Quebec government bans public employees from wearing religious symbols
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Quebec’s National Assembly on Sunday passed a measure that will bar public employees, including public school teachers, judges, police and government lawyers, from wearing religious symbols on the job, according to the Canadian Broadcasting Corporation.

The bill passed 73-35 despite arguments from opponents who claim the measure would disproportionately target Muslim women who wear the hijab.


The government also added several amendments to the measure shortly before passage, including additional surveillance and enforcement mechanisms. Marc Tanguay, a member of the Liberal party who voted against the bill, said it would create a “secularism police,” according to CBC.

Immigration Minister Simon Jolin-Barrette has argued the bill has majority support from the public.

"I feel like saying finally. Finally, Quebecers have been heard and listened to. Finally, a government that had the courage to act," he said ahead of the vote, according to the outlet.

Sol Zanetti, a member of the Québec Solidaire party, argued that other polling indicates the bill’s support depends on how the questions are worded, with fewer respondents supporting it if they perceive it as potentially infringing on religious rights.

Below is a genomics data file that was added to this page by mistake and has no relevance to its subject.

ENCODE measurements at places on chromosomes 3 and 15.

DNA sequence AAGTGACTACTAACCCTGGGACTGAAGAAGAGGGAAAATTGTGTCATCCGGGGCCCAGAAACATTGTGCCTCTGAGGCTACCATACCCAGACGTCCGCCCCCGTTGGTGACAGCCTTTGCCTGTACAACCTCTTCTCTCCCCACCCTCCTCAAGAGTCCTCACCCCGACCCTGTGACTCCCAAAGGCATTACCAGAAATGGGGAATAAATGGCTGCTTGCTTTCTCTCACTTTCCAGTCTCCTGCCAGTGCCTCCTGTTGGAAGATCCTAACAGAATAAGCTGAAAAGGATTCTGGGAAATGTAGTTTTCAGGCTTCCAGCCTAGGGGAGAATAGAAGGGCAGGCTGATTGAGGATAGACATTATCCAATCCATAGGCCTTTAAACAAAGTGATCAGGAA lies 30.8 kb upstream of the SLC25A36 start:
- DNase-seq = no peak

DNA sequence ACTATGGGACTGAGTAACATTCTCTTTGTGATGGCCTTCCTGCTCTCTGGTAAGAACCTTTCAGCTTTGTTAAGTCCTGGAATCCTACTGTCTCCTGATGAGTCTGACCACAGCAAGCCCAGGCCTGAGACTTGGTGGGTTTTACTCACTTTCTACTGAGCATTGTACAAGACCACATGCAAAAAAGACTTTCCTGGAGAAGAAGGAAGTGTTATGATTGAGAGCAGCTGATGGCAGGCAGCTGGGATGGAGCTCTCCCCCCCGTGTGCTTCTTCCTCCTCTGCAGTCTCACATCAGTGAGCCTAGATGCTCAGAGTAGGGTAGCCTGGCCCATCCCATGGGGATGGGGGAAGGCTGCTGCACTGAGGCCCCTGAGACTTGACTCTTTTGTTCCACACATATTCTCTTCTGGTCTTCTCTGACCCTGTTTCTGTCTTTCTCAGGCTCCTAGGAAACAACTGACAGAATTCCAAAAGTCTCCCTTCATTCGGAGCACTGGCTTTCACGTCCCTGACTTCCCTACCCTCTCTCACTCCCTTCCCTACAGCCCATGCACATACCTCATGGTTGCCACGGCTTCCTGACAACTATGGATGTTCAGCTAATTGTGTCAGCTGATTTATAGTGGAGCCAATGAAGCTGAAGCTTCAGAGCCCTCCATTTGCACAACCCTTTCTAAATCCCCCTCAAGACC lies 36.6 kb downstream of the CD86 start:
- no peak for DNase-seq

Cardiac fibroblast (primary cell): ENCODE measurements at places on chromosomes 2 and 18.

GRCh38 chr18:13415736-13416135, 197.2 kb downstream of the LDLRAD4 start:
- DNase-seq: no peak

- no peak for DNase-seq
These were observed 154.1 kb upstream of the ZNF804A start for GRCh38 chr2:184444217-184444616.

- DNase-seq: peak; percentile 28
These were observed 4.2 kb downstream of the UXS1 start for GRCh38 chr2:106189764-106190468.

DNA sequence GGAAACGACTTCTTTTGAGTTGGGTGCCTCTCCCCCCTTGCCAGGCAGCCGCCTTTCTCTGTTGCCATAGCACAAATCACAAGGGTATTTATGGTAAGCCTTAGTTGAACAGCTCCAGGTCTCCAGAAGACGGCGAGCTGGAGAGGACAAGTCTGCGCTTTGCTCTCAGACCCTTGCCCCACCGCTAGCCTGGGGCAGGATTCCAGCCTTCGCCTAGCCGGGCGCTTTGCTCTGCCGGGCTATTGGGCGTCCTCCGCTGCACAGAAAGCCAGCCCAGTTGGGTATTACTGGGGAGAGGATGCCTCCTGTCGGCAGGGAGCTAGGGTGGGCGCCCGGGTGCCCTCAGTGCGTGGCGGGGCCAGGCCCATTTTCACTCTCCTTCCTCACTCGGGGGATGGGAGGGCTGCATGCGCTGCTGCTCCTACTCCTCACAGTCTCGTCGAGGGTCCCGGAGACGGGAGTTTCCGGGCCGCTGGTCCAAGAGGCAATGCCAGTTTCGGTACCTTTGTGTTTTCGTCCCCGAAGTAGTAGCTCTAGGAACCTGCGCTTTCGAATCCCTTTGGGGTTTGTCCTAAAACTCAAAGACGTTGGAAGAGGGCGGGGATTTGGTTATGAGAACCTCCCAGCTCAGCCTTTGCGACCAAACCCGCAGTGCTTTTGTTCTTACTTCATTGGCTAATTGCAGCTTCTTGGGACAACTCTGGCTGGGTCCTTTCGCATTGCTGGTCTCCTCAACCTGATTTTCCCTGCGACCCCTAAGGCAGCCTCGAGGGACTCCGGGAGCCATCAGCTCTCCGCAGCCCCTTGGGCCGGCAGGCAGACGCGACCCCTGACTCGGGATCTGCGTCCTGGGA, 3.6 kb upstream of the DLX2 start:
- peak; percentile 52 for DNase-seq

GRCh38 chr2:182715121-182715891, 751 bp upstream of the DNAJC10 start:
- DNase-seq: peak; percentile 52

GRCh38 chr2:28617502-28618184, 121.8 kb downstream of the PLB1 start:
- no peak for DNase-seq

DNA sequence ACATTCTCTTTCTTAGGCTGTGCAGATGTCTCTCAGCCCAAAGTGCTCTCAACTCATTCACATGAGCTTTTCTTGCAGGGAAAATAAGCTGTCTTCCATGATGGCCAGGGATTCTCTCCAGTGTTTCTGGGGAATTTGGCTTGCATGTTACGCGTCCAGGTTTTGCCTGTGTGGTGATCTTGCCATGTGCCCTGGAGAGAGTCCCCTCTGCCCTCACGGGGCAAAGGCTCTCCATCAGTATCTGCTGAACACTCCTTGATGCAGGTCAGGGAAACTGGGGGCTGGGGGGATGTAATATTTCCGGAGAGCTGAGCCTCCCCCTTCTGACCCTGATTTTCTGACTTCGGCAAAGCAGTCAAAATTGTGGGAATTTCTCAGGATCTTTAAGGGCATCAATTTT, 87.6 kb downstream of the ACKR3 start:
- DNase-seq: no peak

"The minister is making the wrong choice. It's wrong because it is profoundly unjust. It will prevent employment access to women and men who are qualified. Unjust because some women will have to make a choice between a promotion, their career and a profound and sincere conviction," Liberal member Hélène David said before Sunday's vote, according to CBC.

The government passed the bill through closure, a parliamentary mechanism that abridges the typical committee debate procedure and forces a vote following about 12 hours of additional floor discussion, according to CBC.